Israel accuses Iran over co-ordinated bomb attacks on its diplomatsby WORLD NEWS, telegraph.co.uk
February 14th 2012
Benjamin Netanyahu launched a ferocious condemnation of Iran after the attempted bombings - 2,000 miles apart, but apparently co-ordinated - left the wife of an Israeli diplomat in a serious condition and raised concerns over a new wave of attacks against the country's envoys.
The method used yesterday appeared to mirror that used to kill an Iranian nuclear scientist last month - an act for which Iran blamed Israel.
In both cases, a magnetic bomb was apparently attached to the side of a diplomatic car by a motorbike rider, fuelling claims that the bombings were a tit-for-tat strike by the Iranian regime against its sworn adversary.
"Iran is behind these attacks; it is the largest exporter of terrorism in the world," Mr Netanyahu told members of the Likud Party. "Iran and its proxy Hezbollah were behind all of these attempted attacks. Today we have witnessed two additional attempted terrorist attacks on innocent civilians, the first against an Israeli woman who was wounded in New Delhi and the second against a local employee of the Israeli Embassy in Georgia."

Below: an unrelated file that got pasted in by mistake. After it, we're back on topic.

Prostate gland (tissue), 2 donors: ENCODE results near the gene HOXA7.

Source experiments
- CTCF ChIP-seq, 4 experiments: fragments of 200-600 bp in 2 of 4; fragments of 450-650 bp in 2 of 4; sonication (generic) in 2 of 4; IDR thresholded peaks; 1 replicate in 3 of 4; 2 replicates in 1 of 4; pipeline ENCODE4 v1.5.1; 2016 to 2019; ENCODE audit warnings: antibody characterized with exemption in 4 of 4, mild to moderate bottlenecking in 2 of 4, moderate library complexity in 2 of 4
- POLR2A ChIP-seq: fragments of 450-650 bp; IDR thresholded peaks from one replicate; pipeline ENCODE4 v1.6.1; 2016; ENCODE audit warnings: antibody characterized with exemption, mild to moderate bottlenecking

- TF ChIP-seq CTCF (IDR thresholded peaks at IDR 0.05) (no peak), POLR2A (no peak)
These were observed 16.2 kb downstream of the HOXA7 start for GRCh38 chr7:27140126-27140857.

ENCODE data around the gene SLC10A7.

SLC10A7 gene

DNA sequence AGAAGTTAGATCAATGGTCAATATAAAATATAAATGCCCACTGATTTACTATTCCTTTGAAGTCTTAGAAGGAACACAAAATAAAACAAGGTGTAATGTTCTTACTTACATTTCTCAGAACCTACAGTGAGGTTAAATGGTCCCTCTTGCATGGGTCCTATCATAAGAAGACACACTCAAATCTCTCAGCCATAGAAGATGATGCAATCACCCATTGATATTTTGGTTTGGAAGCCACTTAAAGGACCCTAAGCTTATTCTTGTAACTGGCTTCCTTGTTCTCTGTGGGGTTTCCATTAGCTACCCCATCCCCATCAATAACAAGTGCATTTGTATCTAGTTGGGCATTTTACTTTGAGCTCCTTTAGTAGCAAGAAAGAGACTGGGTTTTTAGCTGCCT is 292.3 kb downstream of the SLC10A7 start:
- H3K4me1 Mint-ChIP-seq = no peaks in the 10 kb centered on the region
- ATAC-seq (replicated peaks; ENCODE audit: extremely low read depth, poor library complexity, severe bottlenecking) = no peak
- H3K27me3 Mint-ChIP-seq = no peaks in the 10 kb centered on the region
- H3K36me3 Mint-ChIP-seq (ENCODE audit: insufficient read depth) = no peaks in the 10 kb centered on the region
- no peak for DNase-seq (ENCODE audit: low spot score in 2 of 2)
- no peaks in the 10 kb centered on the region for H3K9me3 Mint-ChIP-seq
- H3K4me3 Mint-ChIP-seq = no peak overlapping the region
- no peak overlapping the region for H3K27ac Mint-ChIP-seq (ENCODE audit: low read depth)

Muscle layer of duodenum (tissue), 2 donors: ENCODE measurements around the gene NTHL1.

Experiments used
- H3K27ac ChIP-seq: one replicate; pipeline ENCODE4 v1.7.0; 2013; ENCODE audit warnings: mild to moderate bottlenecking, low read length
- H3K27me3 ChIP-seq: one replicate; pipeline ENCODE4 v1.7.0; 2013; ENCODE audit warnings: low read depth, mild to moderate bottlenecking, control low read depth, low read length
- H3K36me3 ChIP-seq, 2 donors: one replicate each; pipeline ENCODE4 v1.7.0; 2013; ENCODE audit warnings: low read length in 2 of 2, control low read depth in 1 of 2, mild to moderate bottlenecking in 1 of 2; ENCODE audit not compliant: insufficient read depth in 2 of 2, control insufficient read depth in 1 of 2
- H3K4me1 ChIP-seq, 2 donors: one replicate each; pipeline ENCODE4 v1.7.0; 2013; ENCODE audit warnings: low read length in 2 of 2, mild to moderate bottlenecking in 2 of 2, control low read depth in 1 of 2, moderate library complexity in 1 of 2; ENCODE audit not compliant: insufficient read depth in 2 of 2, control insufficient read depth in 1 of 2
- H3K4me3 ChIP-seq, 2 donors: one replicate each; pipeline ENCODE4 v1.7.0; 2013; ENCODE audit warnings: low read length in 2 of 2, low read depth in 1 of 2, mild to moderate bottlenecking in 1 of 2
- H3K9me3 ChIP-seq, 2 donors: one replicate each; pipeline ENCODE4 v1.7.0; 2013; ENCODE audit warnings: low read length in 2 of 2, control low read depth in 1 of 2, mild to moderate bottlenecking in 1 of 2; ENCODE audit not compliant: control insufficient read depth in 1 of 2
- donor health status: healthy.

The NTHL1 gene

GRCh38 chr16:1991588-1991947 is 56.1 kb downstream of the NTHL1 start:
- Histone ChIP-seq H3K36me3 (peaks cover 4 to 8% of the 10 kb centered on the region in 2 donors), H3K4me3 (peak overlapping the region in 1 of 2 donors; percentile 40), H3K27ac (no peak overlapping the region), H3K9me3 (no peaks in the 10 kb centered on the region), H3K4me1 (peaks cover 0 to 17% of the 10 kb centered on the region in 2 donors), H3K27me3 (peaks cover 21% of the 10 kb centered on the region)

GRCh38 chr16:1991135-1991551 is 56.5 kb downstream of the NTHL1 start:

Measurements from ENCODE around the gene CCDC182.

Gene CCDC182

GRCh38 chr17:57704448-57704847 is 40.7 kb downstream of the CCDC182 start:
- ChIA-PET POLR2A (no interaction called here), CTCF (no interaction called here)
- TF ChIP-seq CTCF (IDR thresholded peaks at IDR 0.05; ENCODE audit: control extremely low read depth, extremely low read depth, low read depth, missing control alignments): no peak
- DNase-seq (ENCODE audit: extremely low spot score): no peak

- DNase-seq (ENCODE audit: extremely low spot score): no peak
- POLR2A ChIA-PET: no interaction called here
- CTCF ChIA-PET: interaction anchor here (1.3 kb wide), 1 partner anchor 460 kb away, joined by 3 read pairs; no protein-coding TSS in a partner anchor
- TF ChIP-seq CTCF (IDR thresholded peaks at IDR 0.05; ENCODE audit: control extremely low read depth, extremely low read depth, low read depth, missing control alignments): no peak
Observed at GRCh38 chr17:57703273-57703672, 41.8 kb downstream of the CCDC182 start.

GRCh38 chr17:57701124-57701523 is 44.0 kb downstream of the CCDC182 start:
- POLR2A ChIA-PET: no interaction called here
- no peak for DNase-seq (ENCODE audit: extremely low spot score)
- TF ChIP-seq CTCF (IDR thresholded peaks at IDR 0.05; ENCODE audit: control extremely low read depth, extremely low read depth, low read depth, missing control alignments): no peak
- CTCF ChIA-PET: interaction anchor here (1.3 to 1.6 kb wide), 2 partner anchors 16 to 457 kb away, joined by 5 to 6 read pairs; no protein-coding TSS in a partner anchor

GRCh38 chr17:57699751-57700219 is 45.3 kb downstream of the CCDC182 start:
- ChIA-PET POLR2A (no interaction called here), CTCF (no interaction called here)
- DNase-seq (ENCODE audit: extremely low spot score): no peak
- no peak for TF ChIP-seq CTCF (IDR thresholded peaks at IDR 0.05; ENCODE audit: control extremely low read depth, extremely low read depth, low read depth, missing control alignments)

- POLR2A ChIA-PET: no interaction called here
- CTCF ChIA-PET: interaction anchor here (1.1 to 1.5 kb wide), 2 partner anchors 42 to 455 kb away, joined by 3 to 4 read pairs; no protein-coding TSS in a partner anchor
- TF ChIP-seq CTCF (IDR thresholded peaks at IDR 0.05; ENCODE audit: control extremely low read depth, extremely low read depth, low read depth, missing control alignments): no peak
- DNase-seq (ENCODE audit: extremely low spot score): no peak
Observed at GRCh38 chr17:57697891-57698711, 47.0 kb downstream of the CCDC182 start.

The attacks came just days after Ayatollah Ali Khamenei, Iran's Supreme Leader, warned that Tehran was prepared to use all its "tools" against Western interests, including the "cancerous tumour" of Israel, and will only serve to further escalate tensions between the two countries.
"From now on, in any place, if any nation or any group confronts the Zionist regime, we will endorse and we will help. We have no fear expressing this," he had said.
An Iranian diplomat last night rejected responsibility for the attack however.
"Any terrorist attack is condemned (by Iran) and we strongly reject the untrue comments by an Israeli official," said Mehdi Nabizadeh, Iran's ambassador to New Dehli said."These accusations are untrue and sheer lies, like previous times."
Indian police last night said they were looking for a motorcyclist who was seen throwing a device at the diplomatic car, which was travelling just a few hundred meters from the prime minister's residence as the diplomat's wife was heading to the American Embassy School to pick up her children,
An eyewitness told a local television channel he had the car being followed by a young man on a motorbike, who leaned out and attached "a device" as the vehicle approached a crossing.
The car drove a short distance, there was a loud sound and then an explosion and the car caught fire. The woman - Tal Yehoshua-Koren, the wife of a Defense Ministry official based in New Delhi, suffered moderate shrapnel wounds and was being treated at a local hospital by Israeli doctors. Her driver, Manoj Sharma 42, and two people in a nearby car had minor injuries.
The other attempted bombing in the Georgian capital Tblisi, was foiled however.
Israeli officials confirmed the bomb had been found in the car belonging to one of the embassy drivers based in Tblisi, but that it had been safely defused before it could detonate.
Shota Utiashvili, spokesman for the Georgian Interior Ministry, said the driver noticed a package attached to his car's undercarriage and called police.